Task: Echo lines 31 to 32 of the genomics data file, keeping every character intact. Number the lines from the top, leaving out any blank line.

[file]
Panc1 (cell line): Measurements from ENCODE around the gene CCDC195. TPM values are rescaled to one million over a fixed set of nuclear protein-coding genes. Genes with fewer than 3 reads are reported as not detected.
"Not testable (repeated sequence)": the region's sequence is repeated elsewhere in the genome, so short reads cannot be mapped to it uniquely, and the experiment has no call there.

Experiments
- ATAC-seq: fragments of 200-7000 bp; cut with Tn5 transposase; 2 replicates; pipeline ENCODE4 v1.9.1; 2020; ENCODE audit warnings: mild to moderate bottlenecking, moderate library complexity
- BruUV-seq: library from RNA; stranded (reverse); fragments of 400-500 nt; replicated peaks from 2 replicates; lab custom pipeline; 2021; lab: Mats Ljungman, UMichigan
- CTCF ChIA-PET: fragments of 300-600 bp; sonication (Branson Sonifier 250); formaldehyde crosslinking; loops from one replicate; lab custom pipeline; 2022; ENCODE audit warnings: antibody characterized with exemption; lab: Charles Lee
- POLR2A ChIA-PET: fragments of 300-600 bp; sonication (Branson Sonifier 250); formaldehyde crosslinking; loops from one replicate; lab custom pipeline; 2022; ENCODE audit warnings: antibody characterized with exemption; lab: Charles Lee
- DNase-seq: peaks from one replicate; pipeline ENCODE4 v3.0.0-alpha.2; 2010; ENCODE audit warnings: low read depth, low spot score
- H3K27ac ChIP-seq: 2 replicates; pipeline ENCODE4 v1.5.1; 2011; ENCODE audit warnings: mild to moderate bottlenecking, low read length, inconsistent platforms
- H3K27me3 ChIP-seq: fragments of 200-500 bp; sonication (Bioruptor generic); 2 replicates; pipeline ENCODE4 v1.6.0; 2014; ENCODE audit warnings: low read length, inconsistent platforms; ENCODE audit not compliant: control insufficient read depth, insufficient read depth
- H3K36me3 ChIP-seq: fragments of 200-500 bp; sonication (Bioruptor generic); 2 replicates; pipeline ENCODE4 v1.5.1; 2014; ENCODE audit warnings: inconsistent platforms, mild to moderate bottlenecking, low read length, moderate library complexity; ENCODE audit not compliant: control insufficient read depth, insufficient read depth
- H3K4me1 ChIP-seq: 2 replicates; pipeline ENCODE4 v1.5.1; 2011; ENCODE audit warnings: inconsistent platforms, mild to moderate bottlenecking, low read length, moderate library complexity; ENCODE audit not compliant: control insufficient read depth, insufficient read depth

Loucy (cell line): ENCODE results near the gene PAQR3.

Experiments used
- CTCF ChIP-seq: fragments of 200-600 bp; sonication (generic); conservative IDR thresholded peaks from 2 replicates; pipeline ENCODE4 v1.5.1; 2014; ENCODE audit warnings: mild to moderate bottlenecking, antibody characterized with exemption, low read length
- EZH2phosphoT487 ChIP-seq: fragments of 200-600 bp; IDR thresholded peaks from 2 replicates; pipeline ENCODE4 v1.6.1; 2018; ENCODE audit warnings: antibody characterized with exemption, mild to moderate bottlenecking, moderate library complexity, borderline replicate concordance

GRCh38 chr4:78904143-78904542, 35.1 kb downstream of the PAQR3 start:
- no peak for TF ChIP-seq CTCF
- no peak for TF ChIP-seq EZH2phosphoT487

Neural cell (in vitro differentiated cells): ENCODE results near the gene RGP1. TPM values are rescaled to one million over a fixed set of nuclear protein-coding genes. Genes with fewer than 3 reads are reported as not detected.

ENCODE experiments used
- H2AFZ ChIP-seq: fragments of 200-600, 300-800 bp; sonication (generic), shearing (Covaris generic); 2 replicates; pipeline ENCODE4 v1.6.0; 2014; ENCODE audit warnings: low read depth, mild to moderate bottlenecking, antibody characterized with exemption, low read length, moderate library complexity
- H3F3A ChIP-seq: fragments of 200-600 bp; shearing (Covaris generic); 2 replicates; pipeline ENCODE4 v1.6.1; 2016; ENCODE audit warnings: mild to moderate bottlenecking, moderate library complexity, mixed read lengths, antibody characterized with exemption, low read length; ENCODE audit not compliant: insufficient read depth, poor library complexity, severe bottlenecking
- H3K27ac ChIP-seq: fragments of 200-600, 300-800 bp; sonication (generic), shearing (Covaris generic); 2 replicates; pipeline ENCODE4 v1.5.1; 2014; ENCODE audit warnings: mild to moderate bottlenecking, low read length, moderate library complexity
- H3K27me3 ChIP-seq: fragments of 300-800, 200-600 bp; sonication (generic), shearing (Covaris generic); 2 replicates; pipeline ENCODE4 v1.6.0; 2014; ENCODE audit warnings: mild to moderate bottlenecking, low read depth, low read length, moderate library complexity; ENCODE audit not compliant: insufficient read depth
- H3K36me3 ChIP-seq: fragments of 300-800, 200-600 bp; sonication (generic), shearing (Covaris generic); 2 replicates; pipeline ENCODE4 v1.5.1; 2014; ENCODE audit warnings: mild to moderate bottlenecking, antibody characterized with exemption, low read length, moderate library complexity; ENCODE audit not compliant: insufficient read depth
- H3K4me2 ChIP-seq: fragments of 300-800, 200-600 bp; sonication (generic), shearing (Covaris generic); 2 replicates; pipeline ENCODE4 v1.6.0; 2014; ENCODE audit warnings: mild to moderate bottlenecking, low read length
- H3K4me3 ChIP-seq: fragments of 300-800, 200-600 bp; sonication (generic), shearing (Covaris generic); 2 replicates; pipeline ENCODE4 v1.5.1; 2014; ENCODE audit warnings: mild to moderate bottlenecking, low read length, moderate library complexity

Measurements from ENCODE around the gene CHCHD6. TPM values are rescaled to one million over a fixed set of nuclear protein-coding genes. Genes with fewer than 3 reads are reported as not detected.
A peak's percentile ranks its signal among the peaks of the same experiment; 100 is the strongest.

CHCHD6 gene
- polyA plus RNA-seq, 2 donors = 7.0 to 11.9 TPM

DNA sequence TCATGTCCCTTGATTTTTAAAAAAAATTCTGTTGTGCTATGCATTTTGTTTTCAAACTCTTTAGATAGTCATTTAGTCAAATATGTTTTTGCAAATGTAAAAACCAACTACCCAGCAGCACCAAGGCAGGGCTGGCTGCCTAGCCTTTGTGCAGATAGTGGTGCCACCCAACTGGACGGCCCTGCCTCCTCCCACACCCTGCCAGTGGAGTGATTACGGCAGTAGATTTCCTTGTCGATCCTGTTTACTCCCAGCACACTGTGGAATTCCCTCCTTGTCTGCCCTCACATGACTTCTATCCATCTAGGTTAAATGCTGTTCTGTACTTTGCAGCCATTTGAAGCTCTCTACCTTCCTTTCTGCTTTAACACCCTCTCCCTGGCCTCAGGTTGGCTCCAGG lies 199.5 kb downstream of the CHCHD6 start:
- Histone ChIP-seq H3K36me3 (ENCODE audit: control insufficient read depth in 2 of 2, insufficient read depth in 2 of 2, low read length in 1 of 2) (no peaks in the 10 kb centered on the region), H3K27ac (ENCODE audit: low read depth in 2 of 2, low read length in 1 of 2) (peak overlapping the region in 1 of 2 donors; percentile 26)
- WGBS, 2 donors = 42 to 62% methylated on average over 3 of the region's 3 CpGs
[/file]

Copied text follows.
CHCHD6 gene
- polyA plus RNA-seq, 2 donors = 7.0 to 11.9 TPM